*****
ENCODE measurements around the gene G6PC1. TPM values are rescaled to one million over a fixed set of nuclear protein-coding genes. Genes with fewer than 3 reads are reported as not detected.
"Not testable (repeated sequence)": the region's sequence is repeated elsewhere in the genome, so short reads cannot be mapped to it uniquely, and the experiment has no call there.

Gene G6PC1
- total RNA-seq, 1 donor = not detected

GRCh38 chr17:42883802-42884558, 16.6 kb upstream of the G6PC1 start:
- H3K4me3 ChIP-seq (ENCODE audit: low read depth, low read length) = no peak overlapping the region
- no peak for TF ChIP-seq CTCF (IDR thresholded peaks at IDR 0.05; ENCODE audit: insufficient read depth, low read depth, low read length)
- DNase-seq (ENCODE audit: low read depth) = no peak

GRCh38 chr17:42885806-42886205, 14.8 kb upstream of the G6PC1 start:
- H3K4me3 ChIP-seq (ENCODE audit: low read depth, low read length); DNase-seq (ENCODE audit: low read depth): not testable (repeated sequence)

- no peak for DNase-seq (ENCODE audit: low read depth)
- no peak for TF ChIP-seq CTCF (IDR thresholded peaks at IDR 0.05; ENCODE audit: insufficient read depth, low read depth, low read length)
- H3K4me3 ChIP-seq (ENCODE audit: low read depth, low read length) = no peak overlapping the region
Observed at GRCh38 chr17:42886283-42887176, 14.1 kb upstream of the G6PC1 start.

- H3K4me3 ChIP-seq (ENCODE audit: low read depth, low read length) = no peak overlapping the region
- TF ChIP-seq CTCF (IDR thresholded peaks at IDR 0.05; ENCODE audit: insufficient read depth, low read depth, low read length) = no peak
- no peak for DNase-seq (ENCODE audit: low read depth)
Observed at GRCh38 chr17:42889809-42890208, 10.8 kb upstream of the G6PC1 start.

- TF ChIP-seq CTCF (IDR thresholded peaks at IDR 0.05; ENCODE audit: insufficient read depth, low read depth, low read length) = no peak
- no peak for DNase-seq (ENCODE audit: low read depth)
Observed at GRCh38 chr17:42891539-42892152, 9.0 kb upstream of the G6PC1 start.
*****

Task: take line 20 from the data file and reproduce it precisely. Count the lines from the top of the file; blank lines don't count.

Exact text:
- no peak for DNase-seq (ENCODE audit: low read depth)